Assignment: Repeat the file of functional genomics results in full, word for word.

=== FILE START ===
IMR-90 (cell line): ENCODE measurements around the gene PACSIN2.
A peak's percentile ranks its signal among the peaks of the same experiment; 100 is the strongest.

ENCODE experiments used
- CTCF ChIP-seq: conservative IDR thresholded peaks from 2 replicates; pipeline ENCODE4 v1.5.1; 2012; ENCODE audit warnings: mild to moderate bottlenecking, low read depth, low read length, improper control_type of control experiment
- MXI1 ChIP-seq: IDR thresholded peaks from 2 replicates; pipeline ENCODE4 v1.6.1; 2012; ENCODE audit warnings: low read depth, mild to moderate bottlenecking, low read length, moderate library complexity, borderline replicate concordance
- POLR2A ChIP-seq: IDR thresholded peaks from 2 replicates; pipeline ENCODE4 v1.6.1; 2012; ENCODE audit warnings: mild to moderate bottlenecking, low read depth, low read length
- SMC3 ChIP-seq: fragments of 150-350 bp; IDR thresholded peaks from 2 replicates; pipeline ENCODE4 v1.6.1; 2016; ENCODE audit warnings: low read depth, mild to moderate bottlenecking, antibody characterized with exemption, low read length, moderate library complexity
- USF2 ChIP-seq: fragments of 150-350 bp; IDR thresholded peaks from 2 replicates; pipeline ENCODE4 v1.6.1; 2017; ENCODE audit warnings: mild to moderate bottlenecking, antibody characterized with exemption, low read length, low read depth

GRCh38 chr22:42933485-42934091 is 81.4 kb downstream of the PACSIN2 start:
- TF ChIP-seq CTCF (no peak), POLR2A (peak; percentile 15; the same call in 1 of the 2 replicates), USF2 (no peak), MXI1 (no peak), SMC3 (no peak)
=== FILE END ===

IMR-90 (cell line): ENCODE measurements around the gene PACSIN2.
A peak's percentile ranks its signal among the peaks of the same experiment; 100 is the strongest.

ENCODE experiments used
- CTCF ChIP-seq: conservative IDR thresholded peaks from 2 replicates; pipeline ENCODE4 v1.5.1; 2012; ENCODE audit warnings: mild to moderate bottlenecking, low read depth, low read length, improper control_type of control experiment
- MXI1 ChIP-seq: IDR thresholded peaks from 2 replicates; pipeline ENCODE4 v1.6.1; 2012; ENCODE audit warnings: low read depth, mild to moderate bottlenecking, low read length, moderate library complexity, borderline replicate concordance
- POLR2A ChIP-seq: IDR thresholded peaks from 2 replicates; pipeline ENCODE4 v1.6.1; 2012; ENCODE audit warnings: mild to moderate bottlenecking, low read depth, low read length
- SMC3 ChIP-seq: fragments of 150-350 bp; IDR thresholded peaks from 2 replicates; pipeline ENCODE4 v1.6.1; 2016; ENCODE audit warnings: low read depth, mild to moderate bottlenecking, antibody characterized with exemption, low read length, moderate library complexity
- USF2 ChIP-seq: fragments of 150-350 bp; IDR thresholded peaks from 2 replicates; pipeline ENCODE4 v1.6.1; 2017; ENCODE audit warnings: mild to moderate bottlenecking, antibody characterized with exemption, low read length, low read depth

GRCh38 chr22:42933485-42934091 is 81.4 kb downstream of the PACSIN2 start:
- TF ChIP-seq CTCF (no peak), POLR2A (peak; percentile 15; the same call in 1 of the 2 replicates), USF2 (no peak), MXI1 (no peak), SMC3 (no peak)